How about 500+ vocabulary words to painlessly prepare you for the SAT & ACT?
Ahead of Her Time was written, first and foremost, to be wildly entertaining. The book centers around Noor Cunningham, a headstrong teen whose parents disappeared after discovering Cleopatra's palace at the bottom of the Mediterranean Sea.
When an overlooked clue indicates her parents might still be alive, Noor travels to the edge of time to get them back. On the journey, she's thrown in Cleopatra's dungeons, wooed by a handsome Roman soldier, and forced to use every ounce of her (not inconsiderable) wits to survive.
Studying for the SAT or ACT doesn't have to be so hard.
Our brains are biologically wired to learn through stories. The problem is, the vocabulary in most of the stories we read stagnates before we're done learning all the "big" words.
That's where Ahead of Her Time comes in. Kicking mountains of flashcards and tedious 900-page study guides to the curb, the novel spins a compelling story and plants 500+ potential SAT/ACT vocabulary words in your brain before you even know what's happened.
For more vocabulary-boosting tales, head to www.vocabbett.com.
Erica Abbett founded Vocabbett in 2019 in an attempt to make improving your vocabulary for the SAT/ACT less unpleasant. A former teacher, she holds her B.A. and M.L.S. from Southern Methodist University. She lives in Dallas, Texas with her husband and son.
The intrepid group of time travelers must survive the battle and its aftermath until the classroom portable returns to rescue them. In the ensuing weeks, as they witness historic events, they also work as nurses, grave-diggers, and more—and find themselves in the midst of a war that doesn’t just divide the country, but also their team. Victor soon encounters legendary notables such as Joshua Lawrence Chamberlain and Confederate General George Pickett, while Bette and Minerva cross paths with Union General George Meade, Minerva meets noted Gettysburg diarist Sarah Broadhead, and Mr. Greene overhears a conversation between General Lee and General Longstreet regarding battle tactics.
Can the teacher and his students make it through one of the most dangerous times in U.S. history to hear Lincoln’s famous speech? And, more importantly…can they make it safely home to their own time?
“Mr. Greene,” Victor Bridges called out. “Tennessee is missing!’
Greene’s jaw dropped. Where Tennessee had once proudly been, there was now “Franklin.”
Had Greene and his high school students inadvertently changed history with their field trip to the Philadelphia of 1776? There had been no such repercussions the previous spring when Greene took his class to Ford’s Theater for the fateful performance of “Our American Cousin” at Ford’s Theater on the evening of April 14, 1865. That spring trip had been such a success that his students fell in love with history and begged for another trip for their junior year.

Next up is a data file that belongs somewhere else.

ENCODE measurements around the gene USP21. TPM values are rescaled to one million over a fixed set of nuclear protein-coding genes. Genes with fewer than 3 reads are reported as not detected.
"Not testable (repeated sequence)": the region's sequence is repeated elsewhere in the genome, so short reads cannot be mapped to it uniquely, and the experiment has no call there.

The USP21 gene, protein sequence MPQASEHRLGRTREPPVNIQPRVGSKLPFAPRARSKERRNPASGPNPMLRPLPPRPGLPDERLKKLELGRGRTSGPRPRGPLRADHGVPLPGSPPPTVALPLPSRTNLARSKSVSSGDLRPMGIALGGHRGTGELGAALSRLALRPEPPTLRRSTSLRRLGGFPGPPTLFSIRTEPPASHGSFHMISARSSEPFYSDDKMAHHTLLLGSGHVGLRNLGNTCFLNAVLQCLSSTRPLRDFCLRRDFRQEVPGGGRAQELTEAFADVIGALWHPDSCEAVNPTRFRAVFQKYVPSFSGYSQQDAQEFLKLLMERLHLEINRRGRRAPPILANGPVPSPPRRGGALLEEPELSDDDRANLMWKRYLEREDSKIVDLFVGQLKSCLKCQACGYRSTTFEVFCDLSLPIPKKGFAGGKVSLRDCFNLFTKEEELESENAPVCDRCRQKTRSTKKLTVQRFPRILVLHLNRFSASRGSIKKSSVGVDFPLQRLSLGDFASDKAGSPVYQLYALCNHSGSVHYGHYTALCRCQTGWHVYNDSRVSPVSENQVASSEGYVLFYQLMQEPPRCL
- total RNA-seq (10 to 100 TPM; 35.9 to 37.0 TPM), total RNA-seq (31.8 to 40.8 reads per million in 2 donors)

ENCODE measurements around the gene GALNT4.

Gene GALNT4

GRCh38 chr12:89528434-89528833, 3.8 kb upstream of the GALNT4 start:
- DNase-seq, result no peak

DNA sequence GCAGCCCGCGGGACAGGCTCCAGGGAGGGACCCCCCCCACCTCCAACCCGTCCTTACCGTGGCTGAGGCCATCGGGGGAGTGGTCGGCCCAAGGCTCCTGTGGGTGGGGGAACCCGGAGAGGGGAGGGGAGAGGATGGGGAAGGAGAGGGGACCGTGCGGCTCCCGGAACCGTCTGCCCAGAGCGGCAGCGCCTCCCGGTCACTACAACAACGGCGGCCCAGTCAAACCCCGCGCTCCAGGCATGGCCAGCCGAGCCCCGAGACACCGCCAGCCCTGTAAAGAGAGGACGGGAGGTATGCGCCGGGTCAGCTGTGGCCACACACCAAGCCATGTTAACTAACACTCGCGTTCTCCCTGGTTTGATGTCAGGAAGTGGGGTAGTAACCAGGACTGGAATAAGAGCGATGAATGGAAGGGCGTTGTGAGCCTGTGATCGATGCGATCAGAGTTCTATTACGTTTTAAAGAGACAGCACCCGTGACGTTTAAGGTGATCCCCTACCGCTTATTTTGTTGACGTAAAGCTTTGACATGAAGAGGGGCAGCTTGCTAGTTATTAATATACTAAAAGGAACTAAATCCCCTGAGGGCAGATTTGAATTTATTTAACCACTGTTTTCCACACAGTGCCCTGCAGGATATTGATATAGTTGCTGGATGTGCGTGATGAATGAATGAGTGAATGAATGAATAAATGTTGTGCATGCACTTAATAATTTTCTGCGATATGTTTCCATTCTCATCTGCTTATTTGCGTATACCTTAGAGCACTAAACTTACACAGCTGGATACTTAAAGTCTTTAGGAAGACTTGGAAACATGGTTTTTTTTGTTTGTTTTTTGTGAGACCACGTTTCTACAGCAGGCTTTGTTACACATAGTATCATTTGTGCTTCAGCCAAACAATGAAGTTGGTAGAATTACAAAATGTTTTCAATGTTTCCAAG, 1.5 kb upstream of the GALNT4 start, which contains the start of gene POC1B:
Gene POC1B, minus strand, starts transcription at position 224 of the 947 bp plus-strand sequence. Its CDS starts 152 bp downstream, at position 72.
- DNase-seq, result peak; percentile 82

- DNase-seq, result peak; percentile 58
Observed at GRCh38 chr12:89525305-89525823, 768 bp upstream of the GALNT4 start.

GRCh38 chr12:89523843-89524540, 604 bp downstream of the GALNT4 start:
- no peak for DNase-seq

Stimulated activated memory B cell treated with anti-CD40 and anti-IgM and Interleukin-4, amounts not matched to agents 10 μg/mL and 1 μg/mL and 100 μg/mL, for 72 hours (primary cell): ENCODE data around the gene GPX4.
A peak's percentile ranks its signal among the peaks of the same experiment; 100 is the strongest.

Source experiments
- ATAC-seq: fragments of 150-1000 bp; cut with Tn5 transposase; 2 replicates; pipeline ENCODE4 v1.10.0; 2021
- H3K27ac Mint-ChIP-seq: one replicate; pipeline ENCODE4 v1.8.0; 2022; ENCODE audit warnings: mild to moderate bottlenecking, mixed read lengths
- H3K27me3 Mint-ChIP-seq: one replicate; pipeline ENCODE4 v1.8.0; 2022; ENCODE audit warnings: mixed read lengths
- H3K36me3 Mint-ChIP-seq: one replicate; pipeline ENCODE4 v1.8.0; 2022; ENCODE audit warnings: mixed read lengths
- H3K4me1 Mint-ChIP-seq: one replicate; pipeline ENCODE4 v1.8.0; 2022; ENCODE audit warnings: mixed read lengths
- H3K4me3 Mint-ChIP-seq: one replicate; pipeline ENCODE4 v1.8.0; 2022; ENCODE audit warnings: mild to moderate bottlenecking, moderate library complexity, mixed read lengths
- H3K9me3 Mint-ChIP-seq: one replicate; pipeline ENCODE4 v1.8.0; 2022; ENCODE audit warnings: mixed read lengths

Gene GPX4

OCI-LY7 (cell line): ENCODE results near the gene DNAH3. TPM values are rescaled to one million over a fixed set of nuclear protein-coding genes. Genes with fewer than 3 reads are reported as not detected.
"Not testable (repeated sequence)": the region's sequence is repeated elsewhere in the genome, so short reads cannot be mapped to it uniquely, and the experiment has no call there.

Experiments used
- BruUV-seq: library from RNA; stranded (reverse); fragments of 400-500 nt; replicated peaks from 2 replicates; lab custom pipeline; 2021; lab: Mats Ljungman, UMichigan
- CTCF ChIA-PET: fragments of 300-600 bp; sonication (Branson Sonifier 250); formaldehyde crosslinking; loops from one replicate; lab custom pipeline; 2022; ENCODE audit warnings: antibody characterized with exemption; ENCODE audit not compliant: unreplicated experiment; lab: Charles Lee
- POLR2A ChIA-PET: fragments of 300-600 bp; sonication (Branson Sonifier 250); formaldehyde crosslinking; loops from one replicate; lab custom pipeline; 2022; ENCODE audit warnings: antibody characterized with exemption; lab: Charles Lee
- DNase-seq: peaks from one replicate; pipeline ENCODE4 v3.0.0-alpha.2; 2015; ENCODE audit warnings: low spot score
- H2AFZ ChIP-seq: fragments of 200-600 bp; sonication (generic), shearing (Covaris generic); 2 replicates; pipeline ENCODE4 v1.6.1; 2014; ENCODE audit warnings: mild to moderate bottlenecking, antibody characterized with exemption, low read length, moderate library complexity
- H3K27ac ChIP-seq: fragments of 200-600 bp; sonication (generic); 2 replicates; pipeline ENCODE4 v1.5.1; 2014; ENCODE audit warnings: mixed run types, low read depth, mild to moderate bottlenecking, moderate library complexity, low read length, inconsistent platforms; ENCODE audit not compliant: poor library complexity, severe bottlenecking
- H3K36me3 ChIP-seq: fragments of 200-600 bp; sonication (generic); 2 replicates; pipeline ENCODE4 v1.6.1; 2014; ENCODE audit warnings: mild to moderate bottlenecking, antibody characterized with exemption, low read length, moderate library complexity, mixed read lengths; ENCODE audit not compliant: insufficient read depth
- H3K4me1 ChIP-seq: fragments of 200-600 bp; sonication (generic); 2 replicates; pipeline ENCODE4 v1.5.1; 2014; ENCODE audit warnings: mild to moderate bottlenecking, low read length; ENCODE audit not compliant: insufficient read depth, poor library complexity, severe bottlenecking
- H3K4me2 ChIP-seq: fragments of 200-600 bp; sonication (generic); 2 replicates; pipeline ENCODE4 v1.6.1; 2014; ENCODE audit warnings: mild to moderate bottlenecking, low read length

But somehow the Philadelphia field trip had caused a “butterfly effect” in the historical timeline evicting John Adams and John Quincy from the White House and erasing the prominence of the Adams family from American history. The ghost of Harvard Historian Henry Brooks Adams, great-grandson of John Adams, was pitching a fit and now Greene was facing an inquiry by a panel of dead historians led by Thucydides himself. Greene was beginning to rue the day he purchased a strange box at a rummage sale at the Cassadaga Hotel, the cosmic center of Cassadaga, Florida, “The Psychic Capital of the World,” and home to scores of psychics and mediums and a plethora of phantasms, including an overabundance of the ghosts of forgotten historians from Henry Adams to Howard Zinn.
How was Greene to know that the box he bought was a duplicate of Pandora’s? How was he to know that the box contained Nikola Tesla’s prototype for a time travel device that jealous rival Thomas Alva Edison had stolen from the Serbian-born inventor and hidden in the basement of the Cassadaga Hotel shortly after “The Wizard of Menlo Park” received an honorary degree from nearby Rollins College in February of 1930? Tesla’s assembly instructions were a snap to follow, and the initial field trip had gone so well that Greene decided to try a fall field trip to colonial Philadelphia. But something had gone wrong; what had they done? Therein lies the tale.
As Greene and his students trek across a grassland in the direction of the English settlers’ landing site, Chief Opechancanough and his warriors surround the time travelers and take them hostage, leading them to Powhatan’s village where Mr. Greene faces execution.
So begins the third adventure of the students of Cassadaga Area High School, whose latest trip includes meeting the famed adventurer John Smith and witnessing the beginning of the first English colony in North America, all while being chased through time by the most dangerous Native of the 17 century.